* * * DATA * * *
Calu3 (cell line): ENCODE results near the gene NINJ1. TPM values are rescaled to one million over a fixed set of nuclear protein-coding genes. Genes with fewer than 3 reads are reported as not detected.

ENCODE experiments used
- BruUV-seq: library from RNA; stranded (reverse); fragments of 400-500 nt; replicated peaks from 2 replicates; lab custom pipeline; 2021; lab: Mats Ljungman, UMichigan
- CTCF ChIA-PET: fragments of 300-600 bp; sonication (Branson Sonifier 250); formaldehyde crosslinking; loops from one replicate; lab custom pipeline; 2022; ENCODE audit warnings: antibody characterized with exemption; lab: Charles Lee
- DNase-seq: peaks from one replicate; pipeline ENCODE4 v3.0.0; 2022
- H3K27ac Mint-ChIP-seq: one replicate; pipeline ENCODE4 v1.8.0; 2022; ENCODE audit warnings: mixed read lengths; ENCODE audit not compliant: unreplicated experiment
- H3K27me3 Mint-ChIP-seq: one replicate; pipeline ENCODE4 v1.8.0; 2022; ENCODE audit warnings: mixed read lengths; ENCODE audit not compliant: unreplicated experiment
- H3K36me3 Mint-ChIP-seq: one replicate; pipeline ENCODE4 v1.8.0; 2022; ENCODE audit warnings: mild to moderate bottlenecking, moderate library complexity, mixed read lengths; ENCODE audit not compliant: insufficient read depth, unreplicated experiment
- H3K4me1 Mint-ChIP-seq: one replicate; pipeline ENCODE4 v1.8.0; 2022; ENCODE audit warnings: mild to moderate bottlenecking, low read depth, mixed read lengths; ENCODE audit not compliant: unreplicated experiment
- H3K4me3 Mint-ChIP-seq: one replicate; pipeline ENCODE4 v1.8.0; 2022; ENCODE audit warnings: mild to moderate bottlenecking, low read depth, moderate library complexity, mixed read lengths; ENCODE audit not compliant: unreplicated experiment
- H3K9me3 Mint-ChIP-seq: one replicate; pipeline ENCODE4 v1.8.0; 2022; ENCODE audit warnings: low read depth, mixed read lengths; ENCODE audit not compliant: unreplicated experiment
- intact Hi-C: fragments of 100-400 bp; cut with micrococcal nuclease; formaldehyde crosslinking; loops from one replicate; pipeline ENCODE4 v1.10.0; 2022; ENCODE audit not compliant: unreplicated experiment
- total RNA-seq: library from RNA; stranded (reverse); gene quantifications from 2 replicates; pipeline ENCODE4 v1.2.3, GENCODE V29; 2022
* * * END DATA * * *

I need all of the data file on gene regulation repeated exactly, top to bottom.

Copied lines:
Calu3 (cell line): ENCODE results near the gene NINJ1. TPM values are rescaled to one million over a fixed set of nuclear protein-coding genes. Genes with fewer than 3 reads are reported as not detected.

ENCODE experiments used
- BruUV-seq: library from RNA; stranded (reverse); fragments of 400-500 nt; replicated peaks from 2 replicates; lab custom pipeline; 2021; lab: Mats Ljungman, UMichigan
- CTCF ChIA-PET: fragments of 300-600 bp; sonication (Branson Sonifier 250); formaldehyde crosslinking; loops from one replicate; lab custom pipeline; 2022; ENCODE audit warnings: antibody characterized with exemption; lab: Charles Lee
- DNase-seq: peaks from one replicate; pipeline ENCODE4 v3.0.0; 2022
- H3K27ac Mint-ChIP-seq: one replicate; pipeline ENCODE4 v1.8.0; 2022; ENCODE audit warnings: mixed read lengths; ENCODE audit not compliant: unreplicated experiment
- H3K27me3 Mint-ChIP-seq: one replicate; pipeline ENCODE4 v1.8.0; 2022; ENCODE audit warnings: mixed read lengths; ENCODE audit not compliant: unreplicated experiment
- H3K36me3 Mint-ChIP-seq: one replicate; pipeline ENCODE4 v1.8.0; 2022; ENCODE audit warnings: mild to moderate bottlenecking, moderate library complexity, mixed read lengths; ENCODE audit not compliant: insufficient read depth, unreplicated experiment
- H3K4me1 Mint-ChIP-seq: one replicate; pipeline ENCODE4 v1.8.0; 2022; ENCODE audit warnings: mild to moderate bottlenecking, low read depth, mixed read lengths; ENCODE audit not compliant: unreplicated experiment
- H3K4me3 Mint-ChIP-seq: one replicate; pipeline ENCODE4 v1.8.0; 2022; ENCODE audit warnings: mild to moderate bottlenecking, low read depth, moderate library complexity, mixed read lengths; ENCODE audit not compliant: unreplicated experiment
- H3K9me3 Mint-ChIP-seq: one replicate; pipeline ENCODE4 v1.8.0; 2022; ENCODE audit warnings: low read depth, mixed read lengths; ENCODE audit not compliant: unreplicated experiment
- intact Hi-C: fragments of 100-400 bp; cut with micrococcal nuclease; formaldehyde crosslinking; loops from one replicate; pipeline ENCODE4 v1.10.0; 2022; ENCODE audit not compliant: unreplicated experiment
- total RNA-seq: library from RNA; stranded (reverse); gene quantifications from 2 replicates; pipeline ENCODE4 v1.2.3, GENCODE V29; 2022